The income limit for the Saver’s Credit (also known as the Retirement Savings Contributions Credit) for low- and moderate-income workers is $63,000 for married couples filing jointly, up from $62,000; $47,250 for heads of household, up from $46,500; and $31,500 for singles and married individuals filing separately, up from $31,000.

US Attorney Woman with Bible

U.S. Attorney General Memo: Federal Law Protections for Religious Liberty

US Attorney Woman with Bible

On October 6, 2017, U.S. Attorney General Jeff Sessions released two memos for all component heads and U.S. attorneys, per President Trump’s instruction in Executive Order 13798, regarding federal law and religious liberty. One memo, Federal Law Protections for Religious Liberty, provides 20 principles of religious liberty and an interpretive guidance of federal law protections for religious liberty. The second memo, Implementation of Memorandum on Federal Law Protections for Religious Liberty, orders the implementation of the interpretations by all attorneys within the Department of Justice.

Among the 20 principles in the memo on protections for religious liberty is the assertion that religious liberty is a fundamental right and that the free exercise of religion includes the right to act or abstain from action in accordance with one’s religious beliefs, which extends to both persons and organizations. Regarding the workplace, the principles state:

“Principle 19. Religious employers are entitled to employ only persons whose beliefs and conduct are consistent with the employers’ religious precepts. Constitutional and statutory protections apply to certain religious hiring decisions. Religious corporations, associations, educational institutions, and societies—that is, entities that are organized for religious purposes and engage in activity consistent with, and in furtherance of, such purposes—have an express statutory exemption from Title VII’s prohibition on religious discrimination in employment. Under that exemption, religious organizations may choose to employ only persons whose beliefs and conduct are consistent with the organizations’ religious precepts. For example, a Lutheran secondary school may choose to employ only practicing Lutherans, only practicing Christians, or only those willing to adhere to a code of conduct consistent with the precepts of the Lutheran community sponsoring the school. Indeed, even in the absence of the Title VII exemption, religious employers might be able to claim a similar right under RFRA or the Religion Clauses of the Constitution.”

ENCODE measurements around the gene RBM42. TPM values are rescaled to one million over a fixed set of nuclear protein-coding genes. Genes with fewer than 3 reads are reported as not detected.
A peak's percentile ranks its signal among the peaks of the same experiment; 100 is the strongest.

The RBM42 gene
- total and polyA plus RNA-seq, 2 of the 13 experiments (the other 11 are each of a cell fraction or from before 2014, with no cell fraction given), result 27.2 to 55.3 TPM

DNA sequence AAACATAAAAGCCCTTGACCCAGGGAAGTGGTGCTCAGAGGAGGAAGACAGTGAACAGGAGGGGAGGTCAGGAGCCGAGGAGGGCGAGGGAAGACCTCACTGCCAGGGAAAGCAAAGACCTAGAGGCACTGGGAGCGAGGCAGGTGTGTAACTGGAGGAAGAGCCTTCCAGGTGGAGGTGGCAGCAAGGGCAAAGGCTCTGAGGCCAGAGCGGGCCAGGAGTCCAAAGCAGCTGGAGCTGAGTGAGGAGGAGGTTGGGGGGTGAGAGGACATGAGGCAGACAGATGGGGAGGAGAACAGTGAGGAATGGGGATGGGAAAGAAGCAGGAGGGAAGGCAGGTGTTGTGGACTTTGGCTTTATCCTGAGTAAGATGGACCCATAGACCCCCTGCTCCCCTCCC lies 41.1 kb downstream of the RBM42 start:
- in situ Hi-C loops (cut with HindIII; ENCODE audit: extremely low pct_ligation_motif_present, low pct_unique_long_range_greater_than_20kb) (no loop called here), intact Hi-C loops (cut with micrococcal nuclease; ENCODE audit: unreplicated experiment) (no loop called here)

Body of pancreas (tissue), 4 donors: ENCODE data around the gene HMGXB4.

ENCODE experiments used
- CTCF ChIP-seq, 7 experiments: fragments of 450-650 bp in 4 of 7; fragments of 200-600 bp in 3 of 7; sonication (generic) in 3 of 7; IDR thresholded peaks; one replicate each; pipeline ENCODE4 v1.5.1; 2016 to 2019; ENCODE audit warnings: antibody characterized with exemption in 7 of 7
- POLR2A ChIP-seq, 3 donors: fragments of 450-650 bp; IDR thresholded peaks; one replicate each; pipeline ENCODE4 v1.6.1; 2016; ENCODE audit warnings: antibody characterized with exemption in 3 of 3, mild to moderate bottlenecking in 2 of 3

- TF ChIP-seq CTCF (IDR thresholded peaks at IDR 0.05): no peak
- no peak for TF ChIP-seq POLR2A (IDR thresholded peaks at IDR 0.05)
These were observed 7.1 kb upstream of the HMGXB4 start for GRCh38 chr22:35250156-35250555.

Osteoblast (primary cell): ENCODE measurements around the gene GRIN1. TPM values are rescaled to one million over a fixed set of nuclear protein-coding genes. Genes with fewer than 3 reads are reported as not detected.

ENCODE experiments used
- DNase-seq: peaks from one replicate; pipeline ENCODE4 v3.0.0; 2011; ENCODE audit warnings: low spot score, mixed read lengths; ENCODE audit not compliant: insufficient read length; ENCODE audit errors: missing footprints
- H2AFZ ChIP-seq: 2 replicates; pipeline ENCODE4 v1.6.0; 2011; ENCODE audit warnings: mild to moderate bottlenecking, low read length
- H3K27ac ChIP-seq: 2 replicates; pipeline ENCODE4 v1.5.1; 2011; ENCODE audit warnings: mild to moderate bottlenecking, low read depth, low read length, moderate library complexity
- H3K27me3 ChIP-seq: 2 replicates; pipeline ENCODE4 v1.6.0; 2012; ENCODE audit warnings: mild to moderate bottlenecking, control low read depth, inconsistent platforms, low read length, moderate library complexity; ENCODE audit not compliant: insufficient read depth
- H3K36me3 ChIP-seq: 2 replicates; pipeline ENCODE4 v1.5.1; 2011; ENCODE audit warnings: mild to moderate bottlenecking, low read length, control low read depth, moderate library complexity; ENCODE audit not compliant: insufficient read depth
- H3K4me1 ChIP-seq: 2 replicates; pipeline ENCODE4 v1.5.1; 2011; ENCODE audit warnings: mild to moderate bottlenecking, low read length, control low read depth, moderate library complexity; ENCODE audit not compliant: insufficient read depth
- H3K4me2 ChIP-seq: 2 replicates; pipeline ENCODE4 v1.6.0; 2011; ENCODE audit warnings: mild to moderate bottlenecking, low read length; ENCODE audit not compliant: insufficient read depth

E-Verify

October Congruity Q&A: E-Verfiy

E-Verify
Question:

Our company would like to enroll on E-Verify, but we have different companies

under one larger company. Would we need to create individual accounts or can we run E-Verify for all companies under the main name?

Answer:

According the USCIS, how your company enrolls in E-Verify depends on how it is organized and which locations will use E-Verify. There are three options:

  1. 1
    Enroll all locations that will use E-Verify in the employer access method and sign an individual memorandum of understanding (MOU) for each location. Each location will then be able to create their cases in E-Verify.
  2. 2
    Enroll only the locations that will create E-Verify cases in the E-Verify employer access method. These locations can create cases for one or several hiring sites.
  3. 3
    Enroll in the E-Verify corporate administrator access method and link any locations already enrolled in the E-Verify employer access method to the corporate administrator account.